An electric fishing exercise took place at the end of October at La Gachère, in La Celle-Guénand with the aim of getting to know the fish population of these watercourses but also to judge the effect of the works on the fish.
Copyright La Nouvelle RepubliqueThe principle is as follows: a generator produces a continuous rectified current of between 300 and 600 volts (400 in this case). The negative pole is placed in the water at a fixed spot; the positive pole is connected to an insulating handle with a metal ring on the end from which the current flows. Once the positive pole is lowered into the water, an electric field is created and the fish swim at first towards the source of the current. This is called "forced swimming". Swimming directly up to the researchers, they are easily caught in a landing net for they are semi-conscious. They quickly recover and do not take any lasting harm.
The species of the specimens captured is determined and they are then weighed, measured and released undamaged. Each species of fish is characteristic of a type of environment. For example, brown trout (Salmo trutta fario, truite fario) prefer cool, swift-flowing and well-oxygenated waters, whereas freshwater bream (Abramis brama, brème) prefer slower, warmer flows. The objective is to check whether a watercourse described as "salmonicole" (rapid, cool and oxygenated water) is degraded or not by studying its fish population. If the fishing exercise reveals a large number of fish characteristic of slow warm waters, it can be ascertained that the watercourse is very degraded.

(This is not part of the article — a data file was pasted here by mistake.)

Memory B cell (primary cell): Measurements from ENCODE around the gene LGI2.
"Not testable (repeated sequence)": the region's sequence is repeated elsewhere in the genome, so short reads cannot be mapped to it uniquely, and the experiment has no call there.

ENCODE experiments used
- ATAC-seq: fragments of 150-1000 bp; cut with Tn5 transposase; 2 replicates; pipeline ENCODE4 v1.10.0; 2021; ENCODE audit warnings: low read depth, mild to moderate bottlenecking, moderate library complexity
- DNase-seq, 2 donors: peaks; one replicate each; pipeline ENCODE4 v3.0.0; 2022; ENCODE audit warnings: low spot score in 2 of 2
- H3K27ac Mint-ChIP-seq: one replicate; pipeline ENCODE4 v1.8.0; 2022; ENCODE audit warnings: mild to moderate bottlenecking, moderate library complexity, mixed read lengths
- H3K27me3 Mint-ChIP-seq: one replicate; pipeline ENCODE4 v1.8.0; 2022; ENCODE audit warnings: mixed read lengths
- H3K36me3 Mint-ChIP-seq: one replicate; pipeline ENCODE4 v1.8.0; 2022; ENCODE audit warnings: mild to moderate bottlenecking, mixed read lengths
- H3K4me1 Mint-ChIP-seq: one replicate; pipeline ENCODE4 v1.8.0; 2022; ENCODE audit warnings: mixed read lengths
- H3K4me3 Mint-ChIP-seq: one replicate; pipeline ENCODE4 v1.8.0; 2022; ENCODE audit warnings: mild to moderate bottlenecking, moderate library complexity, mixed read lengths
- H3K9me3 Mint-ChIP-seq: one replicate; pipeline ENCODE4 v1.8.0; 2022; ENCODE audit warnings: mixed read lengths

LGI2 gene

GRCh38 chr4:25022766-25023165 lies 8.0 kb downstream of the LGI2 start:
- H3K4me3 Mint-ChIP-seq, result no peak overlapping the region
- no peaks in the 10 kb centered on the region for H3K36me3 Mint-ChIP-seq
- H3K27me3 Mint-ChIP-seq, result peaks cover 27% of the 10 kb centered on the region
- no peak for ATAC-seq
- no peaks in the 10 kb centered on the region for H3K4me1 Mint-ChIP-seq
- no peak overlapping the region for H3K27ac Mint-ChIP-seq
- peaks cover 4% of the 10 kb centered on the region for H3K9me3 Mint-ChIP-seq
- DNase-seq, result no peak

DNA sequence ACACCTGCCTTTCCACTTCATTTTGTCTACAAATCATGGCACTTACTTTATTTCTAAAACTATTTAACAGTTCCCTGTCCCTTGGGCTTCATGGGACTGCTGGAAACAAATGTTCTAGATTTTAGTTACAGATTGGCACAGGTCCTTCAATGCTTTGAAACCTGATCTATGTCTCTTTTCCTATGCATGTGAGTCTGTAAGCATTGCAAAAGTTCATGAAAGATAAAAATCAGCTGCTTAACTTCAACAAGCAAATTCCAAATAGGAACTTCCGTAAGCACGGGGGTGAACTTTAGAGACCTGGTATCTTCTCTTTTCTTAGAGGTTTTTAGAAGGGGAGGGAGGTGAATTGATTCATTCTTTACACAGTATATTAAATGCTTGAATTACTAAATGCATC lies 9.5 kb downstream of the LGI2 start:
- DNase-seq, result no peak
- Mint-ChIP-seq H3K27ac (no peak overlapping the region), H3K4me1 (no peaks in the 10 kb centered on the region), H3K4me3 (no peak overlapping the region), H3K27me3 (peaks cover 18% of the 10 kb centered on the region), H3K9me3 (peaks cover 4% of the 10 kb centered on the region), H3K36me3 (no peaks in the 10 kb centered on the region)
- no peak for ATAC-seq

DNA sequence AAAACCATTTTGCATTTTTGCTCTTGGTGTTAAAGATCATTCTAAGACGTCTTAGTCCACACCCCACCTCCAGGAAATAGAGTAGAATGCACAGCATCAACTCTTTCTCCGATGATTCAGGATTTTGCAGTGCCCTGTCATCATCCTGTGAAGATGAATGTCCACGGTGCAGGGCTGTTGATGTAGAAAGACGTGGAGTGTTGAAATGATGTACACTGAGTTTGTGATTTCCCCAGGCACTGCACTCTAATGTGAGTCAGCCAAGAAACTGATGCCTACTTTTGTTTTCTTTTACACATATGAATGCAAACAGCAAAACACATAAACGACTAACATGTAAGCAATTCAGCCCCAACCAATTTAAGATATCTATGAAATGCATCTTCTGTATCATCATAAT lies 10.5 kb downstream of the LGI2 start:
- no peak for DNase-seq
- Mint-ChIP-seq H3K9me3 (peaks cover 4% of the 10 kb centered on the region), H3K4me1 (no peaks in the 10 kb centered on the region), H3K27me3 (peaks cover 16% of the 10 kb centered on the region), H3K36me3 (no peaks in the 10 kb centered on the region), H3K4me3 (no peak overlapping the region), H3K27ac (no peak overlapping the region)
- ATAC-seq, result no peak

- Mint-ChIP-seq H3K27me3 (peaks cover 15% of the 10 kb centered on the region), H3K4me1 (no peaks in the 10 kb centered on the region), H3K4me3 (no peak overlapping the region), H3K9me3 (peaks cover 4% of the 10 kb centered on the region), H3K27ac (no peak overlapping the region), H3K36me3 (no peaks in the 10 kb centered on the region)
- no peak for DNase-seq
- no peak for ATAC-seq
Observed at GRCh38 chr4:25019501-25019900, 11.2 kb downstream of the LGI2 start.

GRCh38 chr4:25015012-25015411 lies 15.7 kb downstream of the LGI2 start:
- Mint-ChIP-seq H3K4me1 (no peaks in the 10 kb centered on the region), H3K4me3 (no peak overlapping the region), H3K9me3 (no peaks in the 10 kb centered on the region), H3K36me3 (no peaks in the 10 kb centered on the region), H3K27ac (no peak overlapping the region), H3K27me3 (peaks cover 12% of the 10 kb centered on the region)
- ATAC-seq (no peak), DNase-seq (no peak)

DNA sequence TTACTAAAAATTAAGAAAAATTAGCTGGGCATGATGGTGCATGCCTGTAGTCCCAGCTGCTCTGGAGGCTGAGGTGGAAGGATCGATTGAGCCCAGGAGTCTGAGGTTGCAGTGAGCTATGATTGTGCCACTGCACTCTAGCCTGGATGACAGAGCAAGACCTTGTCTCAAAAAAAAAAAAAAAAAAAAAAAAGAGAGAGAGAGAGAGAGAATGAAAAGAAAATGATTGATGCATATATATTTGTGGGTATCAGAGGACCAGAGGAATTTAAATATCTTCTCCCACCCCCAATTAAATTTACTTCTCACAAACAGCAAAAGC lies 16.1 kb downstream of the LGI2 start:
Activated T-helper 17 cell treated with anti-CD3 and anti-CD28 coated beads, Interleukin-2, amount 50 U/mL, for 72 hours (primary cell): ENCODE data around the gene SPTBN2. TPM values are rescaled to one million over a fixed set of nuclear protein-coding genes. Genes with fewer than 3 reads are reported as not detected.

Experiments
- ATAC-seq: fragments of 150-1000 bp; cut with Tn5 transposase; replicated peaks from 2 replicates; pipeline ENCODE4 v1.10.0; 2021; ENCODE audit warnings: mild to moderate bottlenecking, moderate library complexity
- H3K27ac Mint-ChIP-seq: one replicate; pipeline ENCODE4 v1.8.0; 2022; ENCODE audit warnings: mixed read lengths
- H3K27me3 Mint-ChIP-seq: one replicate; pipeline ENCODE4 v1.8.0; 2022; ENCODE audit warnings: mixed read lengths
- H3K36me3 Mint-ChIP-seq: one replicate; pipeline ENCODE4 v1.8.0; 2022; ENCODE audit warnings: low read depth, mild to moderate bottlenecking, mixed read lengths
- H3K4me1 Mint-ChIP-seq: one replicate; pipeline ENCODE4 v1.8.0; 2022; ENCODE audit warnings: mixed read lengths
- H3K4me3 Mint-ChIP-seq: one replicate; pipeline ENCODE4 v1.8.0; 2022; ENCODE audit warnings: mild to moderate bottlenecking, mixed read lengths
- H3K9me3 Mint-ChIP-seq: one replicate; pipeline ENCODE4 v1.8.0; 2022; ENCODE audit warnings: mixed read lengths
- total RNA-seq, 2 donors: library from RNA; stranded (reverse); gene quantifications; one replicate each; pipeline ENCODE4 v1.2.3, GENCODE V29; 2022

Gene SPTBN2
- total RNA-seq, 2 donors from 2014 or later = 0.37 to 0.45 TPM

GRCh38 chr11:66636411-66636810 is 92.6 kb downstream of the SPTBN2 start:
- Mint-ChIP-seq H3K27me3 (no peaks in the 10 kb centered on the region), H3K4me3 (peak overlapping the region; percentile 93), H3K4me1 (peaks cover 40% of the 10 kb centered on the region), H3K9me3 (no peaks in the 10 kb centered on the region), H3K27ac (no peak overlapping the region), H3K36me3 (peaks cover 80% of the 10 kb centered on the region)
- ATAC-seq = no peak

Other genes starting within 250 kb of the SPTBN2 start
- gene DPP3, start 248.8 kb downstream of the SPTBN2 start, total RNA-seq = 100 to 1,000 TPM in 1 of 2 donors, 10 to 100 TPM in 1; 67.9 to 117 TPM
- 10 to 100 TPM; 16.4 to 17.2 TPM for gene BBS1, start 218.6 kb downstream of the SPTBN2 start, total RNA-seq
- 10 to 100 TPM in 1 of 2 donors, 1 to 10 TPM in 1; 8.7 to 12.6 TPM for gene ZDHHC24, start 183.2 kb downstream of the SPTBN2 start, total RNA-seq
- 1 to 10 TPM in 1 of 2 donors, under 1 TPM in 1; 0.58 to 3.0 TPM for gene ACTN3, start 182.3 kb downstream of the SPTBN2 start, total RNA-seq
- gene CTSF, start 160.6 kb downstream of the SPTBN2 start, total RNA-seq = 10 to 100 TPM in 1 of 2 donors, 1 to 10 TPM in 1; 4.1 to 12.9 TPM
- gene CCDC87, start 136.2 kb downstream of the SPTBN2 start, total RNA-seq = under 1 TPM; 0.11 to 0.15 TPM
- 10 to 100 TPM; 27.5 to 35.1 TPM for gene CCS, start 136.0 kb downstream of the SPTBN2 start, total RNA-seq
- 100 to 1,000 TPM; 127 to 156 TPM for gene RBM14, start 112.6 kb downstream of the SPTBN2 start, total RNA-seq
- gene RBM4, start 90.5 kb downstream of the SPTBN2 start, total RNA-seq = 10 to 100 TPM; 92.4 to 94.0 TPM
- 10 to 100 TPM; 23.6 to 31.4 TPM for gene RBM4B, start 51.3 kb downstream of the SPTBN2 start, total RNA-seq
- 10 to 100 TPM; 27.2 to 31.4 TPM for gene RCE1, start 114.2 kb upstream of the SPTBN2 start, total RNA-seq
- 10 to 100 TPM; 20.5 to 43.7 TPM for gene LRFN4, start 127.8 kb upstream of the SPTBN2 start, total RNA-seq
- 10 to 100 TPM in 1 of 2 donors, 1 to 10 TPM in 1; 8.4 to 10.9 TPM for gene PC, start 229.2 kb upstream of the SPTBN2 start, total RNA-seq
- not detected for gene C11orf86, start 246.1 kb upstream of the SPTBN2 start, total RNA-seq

The results of late October's fishing exercises in the Rémillon at La Celle-Guénand shows a quite well preserved site with the presence of brown trout and species characteristic of salmonicole watercourses:
- chabot, (Cottus gobio), [Miller's Thumb or Bullhead or Sculpin]
- lamproie de planer (Lampetra planeri) [Brook Lamphrey]
- loche franche (Barbatula barbatula) [Stone Loach]